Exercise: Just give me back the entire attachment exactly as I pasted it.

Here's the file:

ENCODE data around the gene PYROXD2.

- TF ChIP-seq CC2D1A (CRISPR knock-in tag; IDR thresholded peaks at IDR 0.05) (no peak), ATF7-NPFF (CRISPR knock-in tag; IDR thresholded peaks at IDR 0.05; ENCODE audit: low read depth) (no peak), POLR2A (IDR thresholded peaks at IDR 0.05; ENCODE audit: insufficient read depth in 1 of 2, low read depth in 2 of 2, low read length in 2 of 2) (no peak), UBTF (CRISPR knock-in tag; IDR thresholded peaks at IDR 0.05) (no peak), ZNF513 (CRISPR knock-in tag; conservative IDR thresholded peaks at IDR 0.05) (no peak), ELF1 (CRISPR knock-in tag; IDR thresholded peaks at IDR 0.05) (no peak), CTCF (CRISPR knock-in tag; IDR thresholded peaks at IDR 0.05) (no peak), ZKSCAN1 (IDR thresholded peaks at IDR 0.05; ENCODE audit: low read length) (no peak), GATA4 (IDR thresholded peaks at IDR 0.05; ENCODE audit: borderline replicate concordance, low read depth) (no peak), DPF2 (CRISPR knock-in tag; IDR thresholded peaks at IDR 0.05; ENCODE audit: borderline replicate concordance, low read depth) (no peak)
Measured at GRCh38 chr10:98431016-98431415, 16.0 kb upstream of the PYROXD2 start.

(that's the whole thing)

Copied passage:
ENCODE data around the gene PYROXD2.

- TF ChIP-seq CC2D1A (CRISPR knock-in tag; IDR thresholded peaks at IDR 0.05) (no peak), ATF7-NPFF (CRISPR knock-in tag; IDR thresholded peaks at IDR 0.05; ENCODE audit: low read depth) (no peak), POLR2A (IDR thresholded peaks at IDR 0.05; ENCODE audit: insufficient read depth in 1 of 2, low read depth in 2 of 2, low read length in 2 of 2) (no peak), UBTF (CRISPR knock-in tag; IDR thresholded peaks at IDR 0.05) (no peak), ZNF513 (CRISPR knock-in tag; conservative IDR thresholded peaks at IDR 0.05) (no peak), ELF1 (CRISPR knock-in tag; IDR thresholded peaks at IDR 0.05) (no peak), CTCF (CRISPR knock-in tag; IDR thresholded peaks at IDR 0.05) (no peak), ZKSCAN1 (IDR thresholded peaks at IDR 0.05; ENCODE audit: low read length) (no peak), GATA4 (IDR thresholded peaks at IDR 0.05; ENCODE audit: borderline replicate concordance, low read depth) (no peak), DPF2 (CRISPR knock-in tag; IDR thresholded peaks at IDR 0.05; ENCODE audit: borderline replicate concordance, low read depth) (no peak)
Measured at GRCh38 chr10:98431016-98431415, 16.0 kb upstream of the PYROXD2 start.